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Evestus – Wastelands

Evestus - Wastelands

CD, D-Trash Recrods, 2005

Hailing from Talinn, Estonia, Evestus began work as a solo electronic music project around 2004. “Destiny in Life”, his self-released hardcore-industrial debut album was later re-released by the Canadian label D-Trash Records and, in 2006 Evestus released his second full-length recording, “Wastelands”, an album which draws inspiration from the universe of the “Fallout” computer game series. Coming from D-Trash records and judging from the cover I was expecting something along the lines of a no holds barred post-apocalyptic digital hardcore/industrial assault. To my surprise, what I found is more adequately described as an excellent and engaging, sample-heavy soundtrack to a post-apocalyptic road movie with plenty of 50’s ‘Atomic Age’ retro feel and the occasional “Mad Max” references thrown in (a track titled “Thunderdome” should be pretty obvious). “Don’t judge a book by its cover” and all that…
Narrative pieces from “Fallout”, two tracks, “Intro – Leaving The Vault” and “Visions Of Before”, provide setting and context for the album. Placed at the beginning and end of “Wastelands”, they divide the album into roughly two halves. The first half seems to focus on bits and pieces of a hypothetical main character, while the second half functions more like a world description. “Cat’s Paw” provides an epilogue of sorts, while an untitled last track aims at providing some perspective at the past and present of US politics.
Most, if not all tracks, consist of musical constructs arranged around samples which form the core of the “Wastelands” experience. Musically, the album is anything but easy to describe, considering the variety of musical styles that is present in it, as Evestus seems to be quite at ease working with a variety of music styles, whether composing or sampling them, from jazz to industrial and breakbeats to hardcore. Testament to his sampling and musical skills is that “Wastelands”, both as isolated tracks and as a whole, functions extremely well and each half flows almost without a glitch, the album being a textbook example of accomplished musicianship and tasteful sampling skills.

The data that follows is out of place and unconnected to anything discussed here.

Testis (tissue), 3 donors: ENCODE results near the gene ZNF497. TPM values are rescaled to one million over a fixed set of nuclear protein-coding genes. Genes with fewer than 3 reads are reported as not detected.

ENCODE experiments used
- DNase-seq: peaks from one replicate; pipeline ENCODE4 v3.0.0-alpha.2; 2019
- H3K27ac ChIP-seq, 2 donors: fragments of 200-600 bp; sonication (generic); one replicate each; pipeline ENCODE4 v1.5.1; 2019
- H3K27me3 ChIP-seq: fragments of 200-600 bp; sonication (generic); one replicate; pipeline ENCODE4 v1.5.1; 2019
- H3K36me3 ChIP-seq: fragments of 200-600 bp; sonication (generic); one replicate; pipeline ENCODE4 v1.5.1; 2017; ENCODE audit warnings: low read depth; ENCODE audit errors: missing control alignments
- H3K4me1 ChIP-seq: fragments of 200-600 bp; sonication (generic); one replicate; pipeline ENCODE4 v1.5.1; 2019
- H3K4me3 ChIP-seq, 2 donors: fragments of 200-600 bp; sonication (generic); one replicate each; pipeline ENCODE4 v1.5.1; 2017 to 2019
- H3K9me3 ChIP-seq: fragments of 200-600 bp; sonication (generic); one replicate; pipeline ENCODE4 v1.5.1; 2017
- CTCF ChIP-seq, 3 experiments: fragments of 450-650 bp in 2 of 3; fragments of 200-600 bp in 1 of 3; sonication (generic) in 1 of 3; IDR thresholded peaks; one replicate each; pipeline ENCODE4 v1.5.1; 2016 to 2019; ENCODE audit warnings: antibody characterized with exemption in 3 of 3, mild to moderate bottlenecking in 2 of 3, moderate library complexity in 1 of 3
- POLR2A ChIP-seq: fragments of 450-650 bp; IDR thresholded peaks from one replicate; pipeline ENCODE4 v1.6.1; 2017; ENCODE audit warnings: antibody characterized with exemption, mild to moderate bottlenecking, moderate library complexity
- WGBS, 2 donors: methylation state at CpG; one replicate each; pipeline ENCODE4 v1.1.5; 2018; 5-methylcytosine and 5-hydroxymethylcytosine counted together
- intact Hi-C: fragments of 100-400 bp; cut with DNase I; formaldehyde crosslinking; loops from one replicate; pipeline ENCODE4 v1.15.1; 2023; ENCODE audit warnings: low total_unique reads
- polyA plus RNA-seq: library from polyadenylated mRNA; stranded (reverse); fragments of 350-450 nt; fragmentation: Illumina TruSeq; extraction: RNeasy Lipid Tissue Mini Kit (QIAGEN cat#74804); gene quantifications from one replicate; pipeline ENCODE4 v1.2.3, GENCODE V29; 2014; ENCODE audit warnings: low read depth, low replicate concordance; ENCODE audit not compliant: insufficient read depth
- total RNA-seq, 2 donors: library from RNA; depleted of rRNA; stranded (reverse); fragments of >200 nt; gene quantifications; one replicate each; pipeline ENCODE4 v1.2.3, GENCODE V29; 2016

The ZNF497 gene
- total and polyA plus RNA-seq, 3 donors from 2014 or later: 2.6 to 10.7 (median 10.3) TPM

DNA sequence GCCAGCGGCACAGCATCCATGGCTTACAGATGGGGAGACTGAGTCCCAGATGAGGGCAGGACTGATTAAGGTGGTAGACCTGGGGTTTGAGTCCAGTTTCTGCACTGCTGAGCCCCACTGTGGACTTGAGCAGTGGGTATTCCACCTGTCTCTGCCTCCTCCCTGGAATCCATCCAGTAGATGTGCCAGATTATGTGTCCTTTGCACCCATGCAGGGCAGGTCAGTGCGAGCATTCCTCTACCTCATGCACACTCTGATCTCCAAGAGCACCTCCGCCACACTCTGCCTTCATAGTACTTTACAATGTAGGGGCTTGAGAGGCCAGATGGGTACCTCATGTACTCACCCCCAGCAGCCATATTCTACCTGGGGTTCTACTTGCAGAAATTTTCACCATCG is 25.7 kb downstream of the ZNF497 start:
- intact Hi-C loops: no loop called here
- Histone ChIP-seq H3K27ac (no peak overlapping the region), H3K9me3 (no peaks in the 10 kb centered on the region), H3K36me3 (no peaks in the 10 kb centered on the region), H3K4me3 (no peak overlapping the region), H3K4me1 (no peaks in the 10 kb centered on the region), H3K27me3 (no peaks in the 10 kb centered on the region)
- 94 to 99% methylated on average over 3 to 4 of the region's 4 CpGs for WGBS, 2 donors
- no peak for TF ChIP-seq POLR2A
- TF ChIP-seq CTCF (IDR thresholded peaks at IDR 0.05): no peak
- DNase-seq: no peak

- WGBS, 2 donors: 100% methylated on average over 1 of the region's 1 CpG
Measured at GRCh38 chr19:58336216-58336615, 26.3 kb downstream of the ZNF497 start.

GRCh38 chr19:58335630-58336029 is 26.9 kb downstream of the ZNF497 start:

Eclectic and full of ear-catching twists and turns, “Wastelands” is a case in which no single track can be considered as being representative of the album but there are stand out tracks. “Reflection” is a particularly memorable one, starting from the catchy cello and rhythm work and culminating with the clever use of sampled Travis Bicker lines. The jazzy “Health Guide”, while seemingly playful on the surface, becomes deadly serious when one listens to the commercial’s words more attentively. In the second half, the “Navarro”-“Fallout”-“Vault Tec” is particularly effective, from an almost ambient start to a composition revolving about the dangers of radioactive fallout, culminating in an almost epic track with pounding beats and intense guitars. For those wanting a dose of digital hardcore, “Jetflight Part II – Bad Trip” is the track to look out for, merging contrasting elements into a chaotic but highly coherent whole.
Skilfully composed and performed, “Wastelands” is an evocative album that defies simple categorization and is sure to appeal to a wide audience, despite (or perhaps because) of the large amount of musical elements and influences which are successfully merged in Evestus’ compositions. It is a must for anyone interested in good music and confirms Evestus as a musician to be on the lookout for in the future.


— Miguel de Sousa

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